I know about the benefits of regularization when building predictive models (bias vs. variance, preventing overfitting). But, I'm wondering if it is a good idea to also do regularization (lasso, ridge, elastic net) when the main purpose of the regression model is inference on the coefficients (seeing which predictors are statistically significant). I'd love to hear people's thoughts as well as links to any academic journals or non-academic articles addressing this.

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    $\begingroup$ Regularization can be seen with bayesian eyes, lasso, for instance, corresponds to some double exponential prior (with scale choosen by cross validation). So one possibility is to go full bayes. $\endgroup$ Commented Jul 14, 2017 at 20:47
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    $\begingroup$ determining which predictors are nonzero is what lasso is all about! If you want to determine which are statistically significantly distinct from zero, it's extremely worthwhile to consider methods like lasso $\endgroup$
    – user795305
    Commented Jul 15, 2017 at 23:54

3 Answers 3


There is a major difference between performing estimating using ridge type penalties and lasso-type penalties. Ridge type estimators tend to shrink all regression coefficients towards zero and are biased, but have an easy to derive asymptotic distribution because they do not shrink any variable to exactly zero. The bias in the ridge estimates may be problematic in subsequent performing hypothesis testing, but I am not an expert on that. On the other hand, Lasso/elastic-net type penalties shrink many regression coefficients to zero and can therefore be viewed as model selection techniques. The problem of performing inference on models that were selected based on data is usually referred to as the selective inference problem or post-selection inference. This field has seen many developments in recent years.

The main problem with performing inference after model selection is that selection truncates the sample space. As a simple example, suppose that we observe $y\sim N(\mu,1)$ and only want to estimate $\mu$ if we have evidence that it is larger than zero. Then, we estimate $\mu$ if $|y| > c >0$ for some pre-specified threshold $c$. In such a case, we only observe $y$ if it is larger than $c$ in absolute value and therefore $y$ is no longer normal but truncated normal.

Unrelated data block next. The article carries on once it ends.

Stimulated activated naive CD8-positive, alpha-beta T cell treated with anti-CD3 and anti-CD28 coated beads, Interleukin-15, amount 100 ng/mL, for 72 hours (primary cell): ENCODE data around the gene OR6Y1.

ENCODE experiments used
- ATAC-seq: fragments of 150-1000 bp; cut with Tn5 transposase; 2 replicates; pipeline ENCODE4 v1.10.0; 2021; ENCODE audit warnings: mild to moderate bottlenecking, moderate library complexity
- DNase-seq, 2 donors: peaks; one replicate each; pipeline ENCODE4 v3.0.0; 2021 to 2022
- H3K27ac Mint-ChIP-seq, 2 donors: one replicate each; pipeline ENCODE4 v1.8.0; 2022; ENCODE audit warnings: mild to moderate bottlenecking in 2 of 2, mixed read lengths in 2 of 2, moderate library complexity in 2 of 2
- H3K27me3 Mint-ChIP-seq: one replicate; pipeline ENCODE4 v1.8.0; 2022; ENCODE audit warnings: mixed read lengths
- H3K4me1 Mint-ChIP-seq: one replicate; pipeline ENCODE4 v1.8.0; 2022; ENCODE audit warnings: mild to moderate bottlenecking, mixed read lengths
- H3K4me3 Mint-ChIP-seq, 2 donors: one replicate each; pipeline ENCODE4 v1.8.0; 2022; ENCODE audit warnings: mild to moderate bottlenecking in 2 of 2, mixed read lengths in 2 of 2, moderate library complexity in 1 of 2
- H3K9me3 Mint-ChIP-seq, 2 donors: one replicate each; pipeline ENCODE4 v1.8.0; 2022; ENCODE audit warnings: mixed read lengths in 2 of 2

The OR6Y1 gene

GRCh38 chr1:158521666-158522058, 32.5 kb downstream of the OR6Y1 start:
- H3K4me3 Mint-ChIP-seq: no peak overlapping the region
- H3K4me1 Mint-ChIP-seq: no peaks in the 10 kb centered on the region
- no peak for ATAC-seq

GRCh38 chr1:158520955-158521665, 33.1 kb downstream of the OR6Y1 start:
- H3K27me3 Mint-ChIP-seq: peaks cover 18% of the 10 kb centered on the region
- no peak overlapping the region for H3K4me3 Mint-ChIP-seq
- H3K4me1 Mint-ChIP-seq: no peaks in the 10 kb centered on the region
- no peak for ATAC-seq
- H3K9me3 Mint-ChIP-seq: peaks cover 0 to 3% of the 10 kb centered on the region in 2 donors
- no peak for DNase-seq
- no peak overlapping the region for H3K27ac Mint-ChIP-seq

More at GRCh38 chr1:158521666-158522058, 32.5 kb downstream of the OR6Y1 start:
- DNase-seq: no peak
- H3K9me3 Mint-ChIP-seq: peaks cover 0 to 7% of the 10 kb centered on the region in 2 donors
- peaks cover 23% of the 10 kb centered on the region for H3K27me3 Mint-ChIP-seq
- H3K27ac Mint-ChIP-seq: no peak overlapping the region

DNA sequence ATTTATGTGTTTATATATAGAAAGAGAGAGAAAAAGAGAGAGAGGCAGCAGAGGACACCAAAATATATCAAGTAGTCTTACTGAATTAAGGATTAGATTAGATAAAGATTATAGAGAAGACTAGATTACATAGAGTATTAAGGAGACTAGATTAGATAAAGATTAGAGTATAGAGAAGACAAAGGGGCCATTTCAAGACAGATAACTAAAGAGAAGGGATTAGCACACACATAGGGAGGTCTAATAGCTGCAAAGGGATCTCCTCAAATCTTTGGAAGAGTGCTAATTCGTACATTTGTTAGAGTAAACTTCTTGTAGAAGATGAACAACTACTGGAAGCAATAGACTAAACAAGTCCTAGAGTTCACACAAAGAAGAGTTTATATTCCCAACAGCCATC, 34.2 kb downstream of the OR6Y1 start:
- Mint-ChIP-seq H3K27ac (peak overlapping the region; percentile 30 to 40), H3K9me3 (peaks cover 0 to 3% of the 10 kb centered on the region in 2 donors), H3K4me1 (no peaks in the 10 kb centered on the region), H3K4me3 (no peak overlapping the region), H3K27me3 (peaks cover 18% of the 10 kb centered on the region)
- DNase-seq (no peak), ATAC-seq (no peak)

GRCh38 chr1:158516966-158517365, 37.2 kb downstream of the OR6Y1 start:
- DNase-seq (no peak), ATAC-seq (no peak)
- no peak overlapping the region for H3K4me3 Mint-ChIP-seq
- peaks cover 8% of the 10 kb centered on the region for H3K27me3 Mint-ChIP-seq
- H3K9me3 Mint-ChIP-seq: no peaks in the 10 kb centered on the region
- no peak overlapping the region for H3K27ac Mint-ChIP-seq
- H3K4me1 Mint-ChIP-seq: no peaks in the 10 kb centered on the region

Similarly, the Lasso (or elastic net) constrains the sample space in such a way as to ensure that the selected model has been selected. This truncation is more complicated, but can be described analytically.

Based on this insight, one can perform inference based on the truncated distribution of the data to obtain valid test statistics. For confidence intervals and test statistics, see the work of Lee et al. (2016): Exact post-selection inference, with application to the lasso

Their methods are implemented in the R package selectiveInference.

Optimal estimation (and testing) after model selection is discussed in (for the lasso): Tractable Post-Selection Maximum Likelihood Inference for the Lasso | Cornell University Statistics Archives

and their (far less comprehensive) software package is available in: selectiveMLE by ammeir2 | GitHub


The term "regularization" covers a very wide variety of methods. For the purpose of this answer, I am going to narrow in to mean "penalized optimization", i.e. adding an $L_1$ or $L_2$ penalty to your optimization problem.

If that's the case, then the answer is a definitive "Yes! Well kinda".

The reason for this is that adding an $L_1$ or $L_2$ penalty to the likelihood function leads to exactly the same mathematical function as adding either a Laplace or Gaussian a prior to a likelihood to get the posterior distribution (elevator pitch: prior distribution describes uncertainty of parameters before seeing data, posterior distribution describes uncertainty of parameters after seeing data), which leads to Bayesian statistics 101. Bayesian statistics is very popular and performed all the time with the goal of inference of estimated effects.

That was the "Yes!" part. The "Well kinda" is that optimizing your posterior distribution is done and is called "Maximum A Posterior" (MAP) estimation. But most Bayesian don't use MAP estimation, they sample from the posterior distribution using MCMC algorithms! This has several advantages, one which being that it tends to have less downward bias in the variance components.